The diplomats mentioned National Public Radio and such magazine shows as CBS-TV "60 Minutes" as offering more substantial broadcast coverage, but the aides dismissed most television stories as too short to be meaningful.

An editorial writer asked Gordon Duguid, acting deputy spokesman for public affairs, how he should respond to a reader who challenged him on why Americans should care about the rest of the world.

"Every allied soldier in Afghanistan is taking the place of an American," Duguid replied.

"Every euro spent in Afghanistan is taking the place of an American dollar."

A United States that didn't care much about the rest of the world tried to press forward with a meager "coalition of the willing" a few years ago.

"I think we found out in 2003" where the burden falls when that happens, he said.

On Afghan Border, "Bad Guys Dominating the Media"

Musa Khan KhelIn the Federally Administered Tribal Areas on the Pakistan border with Afghanistan, "the bad guys are dominating the media," U.S. special envoy Richard Holbrooke warned on Monday.

He said Taliban forces were using the radio in ways similar to how stations in Rwanda fomented massacres in that country in 1994, when they urged Hutus to kill the Tutsi "cockroaches."

The Rwandan genocide resulted in the massacre of between 500,000 and 1 million people in three months. 

"There is no counterprogramming to it," Holbrooke told a delegation from the National Conference of Editorial Writers, speaking of the Taliban radio speech. "We've got to suppress the signals and get the real story out." Since most are illiterate, radio is the primary means of mass communication,  he said.

An aide said the Taliban forces are using up to 150 unlicensed radio stations to broadcast over an area that includes the "unsettled" Federally Administered Tribal Areas and the "settled" Swat area.

The BBC carried this report on Monday from the Pakistani daily The News:

"The Taliban have made it clear they have every intention on clamping down on the right to express opinions - or even merely to report facts.

"They have warned that certain journalists were promoting western 'propaganda', and that if they did not refrain from doing so those publishing 'lies' would be tried in Qazi courts in areas controlled by the Taliban.

"This threat is not a hollow one. Journalists in Swat," one of the border areas, "and elsewhere have complained on constant harassment and intimidation by the Taliban. Some, like Musa Khan Khel, who was shot dead in Swat in February, have apparently paid with their lives for their attempt to simply perform their duties and tell the truth as it unfolded before them.

"We still do not know who killed the TV reporter, and this failure to apprehend his murders or those of others who died before him surely puts others too at risk."

N.Y. Times Backs Off Closure of Boston Globe

"The Boston Globe dodged a corporate bullet yesterday as the New York Times Co., after all-night bargaining with union leaders, backed off a threat to notify federal authorities that it plans to close the paper within 60 days," Howard Kurtz reported for Tuesday's Washington Post.

"The company has reached agreement with six of the Globe's seven unions over its demands for $20 million in concessions, but not with the Boston Newspaper Guild, which has accused Times executives of 'bullying' tactics. A guild spokesman said negotiations would resume soon.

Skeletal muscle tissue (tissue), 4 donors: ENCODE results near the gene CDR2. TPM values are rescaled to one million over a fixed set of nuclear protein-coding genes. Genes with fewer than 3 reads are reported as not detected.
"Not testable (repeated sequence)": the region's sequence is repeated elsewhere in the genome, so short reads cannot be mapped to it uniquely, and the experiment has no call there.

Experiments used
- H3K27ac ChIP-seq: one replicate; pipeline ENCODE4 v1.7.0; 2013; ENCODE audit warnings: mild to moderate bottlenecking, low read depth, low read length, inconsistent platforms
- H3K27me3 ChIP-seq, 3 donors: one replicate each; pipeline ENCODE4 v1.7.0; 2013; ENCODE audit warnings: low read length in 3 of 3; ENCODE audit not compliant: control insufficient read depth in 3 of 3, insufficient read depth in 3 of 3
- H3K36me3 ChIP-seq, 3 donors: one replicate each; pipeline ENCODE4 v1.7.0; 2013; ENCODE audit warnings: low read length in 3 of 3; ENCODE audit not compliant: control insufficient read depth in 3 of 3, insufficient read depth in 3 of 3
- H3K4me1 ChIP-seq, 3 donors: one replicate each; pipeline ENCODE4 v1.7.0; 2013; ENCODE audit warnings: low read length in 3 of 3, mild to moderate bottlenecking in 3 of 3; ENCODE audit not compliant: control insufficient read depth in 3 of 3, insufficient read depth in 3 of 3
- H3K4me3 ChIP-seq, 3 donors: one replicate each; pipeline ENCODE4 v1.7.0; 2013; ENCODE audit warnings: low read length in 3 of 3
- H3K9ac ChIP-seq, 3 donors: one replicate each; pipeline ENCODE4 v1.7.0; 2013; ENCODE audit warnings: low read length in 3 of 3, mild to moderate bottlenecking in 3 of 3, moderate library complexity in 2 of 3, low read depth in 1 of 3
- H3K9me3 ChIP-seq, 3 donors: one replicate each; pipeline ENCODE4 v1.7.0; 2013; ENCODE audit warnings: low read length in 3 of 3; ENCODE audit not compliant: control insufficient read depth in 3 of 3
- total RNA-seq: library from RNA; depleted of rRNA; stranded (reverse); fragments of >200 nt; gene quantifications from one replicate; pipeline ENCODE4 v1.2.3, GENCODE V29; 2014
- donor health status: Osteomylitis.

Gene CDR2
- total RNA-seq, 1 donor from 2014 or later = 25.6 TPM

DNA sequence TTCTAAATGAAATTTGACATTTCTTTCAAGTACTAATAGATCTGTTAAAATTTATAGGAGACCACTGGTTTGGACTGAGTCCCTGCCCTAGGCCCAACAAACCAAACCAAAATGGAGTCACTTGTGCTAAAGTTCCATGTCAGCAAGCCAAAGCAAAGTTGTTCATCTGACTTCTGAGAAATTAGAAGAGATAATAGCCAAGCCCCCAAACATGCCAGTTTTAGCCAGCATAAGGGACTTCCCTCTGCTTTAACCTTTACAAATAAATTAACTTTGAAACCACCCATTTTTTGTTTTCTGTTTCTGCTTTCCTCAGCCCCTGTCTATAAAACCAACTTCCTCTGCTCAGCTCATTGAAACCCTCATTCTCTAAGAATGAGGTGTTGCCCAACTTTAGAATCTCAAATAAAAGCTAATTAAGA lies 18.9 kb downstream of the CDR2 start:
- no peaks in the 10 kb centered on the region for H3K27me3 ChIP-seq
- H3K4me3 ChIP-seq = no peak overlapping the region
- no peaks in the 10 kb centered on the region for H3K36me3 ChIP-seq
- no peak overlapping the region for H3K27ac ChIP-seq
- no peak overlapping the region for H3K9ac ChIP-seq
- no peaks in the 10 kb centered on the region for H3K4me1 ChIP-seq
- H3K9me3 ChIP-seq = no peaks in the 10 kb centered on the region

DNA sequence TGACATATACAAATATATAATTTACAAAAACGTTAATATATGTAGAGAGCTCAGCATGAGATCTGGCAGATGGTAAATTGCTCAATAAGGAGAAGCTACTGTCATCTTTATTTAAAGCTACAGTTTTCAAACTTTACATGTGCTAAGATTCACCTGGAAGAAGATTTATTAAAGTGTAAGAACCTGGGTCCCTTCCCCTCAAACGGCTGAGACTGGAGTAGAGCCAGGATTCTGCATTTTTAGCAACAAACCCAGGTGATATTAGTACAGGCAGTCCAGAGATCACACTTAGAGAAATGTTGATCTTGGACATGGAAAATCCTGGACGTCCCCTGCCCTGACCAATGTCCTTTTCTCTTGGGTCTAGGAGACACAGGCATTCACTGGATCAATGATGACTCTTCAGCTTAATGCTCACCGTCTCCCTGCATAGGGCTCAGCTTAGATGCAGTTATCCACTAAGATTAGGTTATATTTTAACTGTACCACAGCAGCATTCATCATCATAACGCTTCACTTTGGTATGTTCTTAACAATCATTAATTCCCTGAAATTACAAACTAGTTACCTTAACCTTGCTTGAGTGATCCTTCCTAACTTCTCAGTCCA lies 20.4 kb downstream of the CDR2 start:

"'It's posturing by both sides,' said State House bureau chief Frank Phillips. 'The New York Times doesn't want to embarrass itself by shutting down one of the great institutions, not only of Boston but of America, really.'

"Globe Editor Martin Baron, who declined to comment yesterday, told Emily Rooney of WGBH-TV that 'you don't want to confront the possibility that your own newspaper will get shut down.' That 'disturbing' specter, he said, has caused 'an enormous amount of anxiety and tension.'

"The Globe, which is on track to lose $85 million this year, has repeatedly trimmed its staff and closed its foreign bureaus. Advertising revenue at the paper and its Web site declined more than 30 percent in the first quarter of the year. But Dan Kennedy, who teaches journalism at Northeastern University, said its estimated $300 million in annual revenue should enable a slimmed-down paper to survive."

Clemetson Leaving the Root to Accept Fellowship

Lynette ClemetsonLynette Clemetson, who as managing editor of has guided the daily online magazine since its debut in January 2008, is resigning to accept a Knight-Wallace Journalism Fellowship at the University of Michigan, the Washington Post Co. said on Monday.

"The Root is seeking a permanent replacement for Lynette. With an editorial staff of 6, the role of managing editor is critical to moving the magazine forward," spokeswoman Jennifer Lee told Journal-isms via e-mail.

"Lynette’s attention will be entirely focused on her fellowship, and Henry Louis Gates, Jr., The Root's Editor-in-Chief, Donna Byrd, Publisher of The Root, and Lynette all agree that with a permanent editorial leader, the growth of The Root will not be interrupted. Lynette has agreed to stay with The Root into June and will have an active role in finding her replacement."

The Root was conceived by Post Co. Chairman Donald Graham and Gates, Alphonse Fletcher University Professor at Harvard and director there of the W.E.B. Du Bois Institute for African and African American Research. It became a sister publication to the online magazine Slate, only with topics of specifically African American interest.

The Root never claimed to be able to pay writers much, but quickly caught on among writers seeking an outlet for their work. At times, it had trouble keeping up with the submissions.

Before joining the operation, Clemetson was an award-winning national and foreign correspondent for Newsweek magazine and the New York Times. Terence Samuel, a political reporter formerly of U.S. News & World Report and AOL Black Voices, is deputy editor, and Natalie Hopkinson, who came from the Post newspaper and the University of Maryland-College Park, rounds out the editing team.